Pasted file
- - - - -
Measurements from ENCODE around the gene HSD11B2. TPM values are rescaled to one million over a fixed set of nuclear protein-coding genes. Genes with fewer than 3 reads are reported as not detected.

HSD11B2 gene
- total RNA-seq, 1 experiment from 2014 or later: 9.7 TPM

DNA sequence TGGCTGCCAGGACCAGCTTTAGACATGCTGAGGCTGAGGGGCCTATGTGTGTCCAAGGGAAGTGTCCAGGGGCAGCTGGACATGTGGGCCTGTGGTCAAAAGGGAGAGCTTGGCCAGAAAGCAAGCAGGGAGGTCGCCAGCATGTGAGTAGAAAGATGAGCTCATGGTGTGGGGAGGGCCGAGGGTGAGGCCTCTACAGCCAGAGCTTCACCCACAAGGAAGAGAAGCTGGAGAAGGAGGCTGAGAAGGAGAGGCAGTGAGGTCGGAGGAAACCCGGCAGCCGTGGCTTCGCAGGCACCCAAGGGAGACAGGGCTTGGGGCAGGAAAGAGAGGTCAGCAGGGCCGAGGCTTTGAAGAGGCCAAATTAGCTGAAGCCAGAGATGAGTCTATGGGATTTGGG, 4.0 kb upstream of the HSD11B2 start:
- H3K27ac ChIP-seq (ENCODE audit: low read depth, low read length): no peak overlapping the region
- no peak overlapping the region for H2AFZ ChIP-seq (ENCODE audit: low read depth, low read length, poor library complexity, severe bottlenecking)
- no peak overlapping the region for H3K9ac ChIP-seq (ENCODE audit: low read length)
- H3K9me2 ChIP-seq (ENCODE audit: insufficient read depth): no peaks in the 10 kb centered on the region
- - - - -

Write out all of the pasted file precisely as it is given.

Measurements from ENCODE around the gene HSD11B2. TPM values are rescaled to one million over a fixed set of nuclear protein-coding genes. Genes with fewer than 3 reads are reported as not detected.

HSD11B2 gene
- total RNA-seq, 1 experiment from 2014 or later: 9.7 TPM

DNA sequence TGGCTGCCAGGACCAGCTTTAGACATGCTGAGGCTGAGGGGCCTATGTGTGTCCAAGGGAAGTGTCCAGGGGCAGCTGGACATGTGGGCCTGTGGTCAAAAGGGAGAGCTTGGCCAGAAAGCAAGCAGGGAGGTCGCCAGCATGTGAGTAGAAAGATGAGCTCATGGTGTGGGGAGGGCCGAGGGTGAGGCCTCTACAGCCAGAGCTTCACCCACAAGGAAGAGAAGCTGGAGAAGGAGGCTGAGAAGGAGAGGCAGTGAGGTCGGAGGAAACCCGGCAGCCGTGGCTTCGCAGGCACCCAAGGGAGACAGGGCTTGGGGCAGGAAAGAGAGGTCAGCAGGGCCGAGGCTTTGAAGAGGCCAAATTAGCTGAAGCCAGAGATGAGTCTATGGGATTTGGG, 4.0 kb upstream of the HSD11B2 start:
- H3K27ac ChIP-seq (ENCODE audit: low read depth, low read length): no peak overlapping the region
- no peak overlapping the region for H2AFZ ChIP-seq (ENCODE audit: low read depth, low read length, poor library complexity, severe bottlenecking)
- no peak overlapping the region for H3K9ac ChIP-seq (ENCODE audit: low read length)
- H3K9me2 ChIP-seq (ENCODE audit: insufficient read depth): no peaks in the 10 kb centered on the region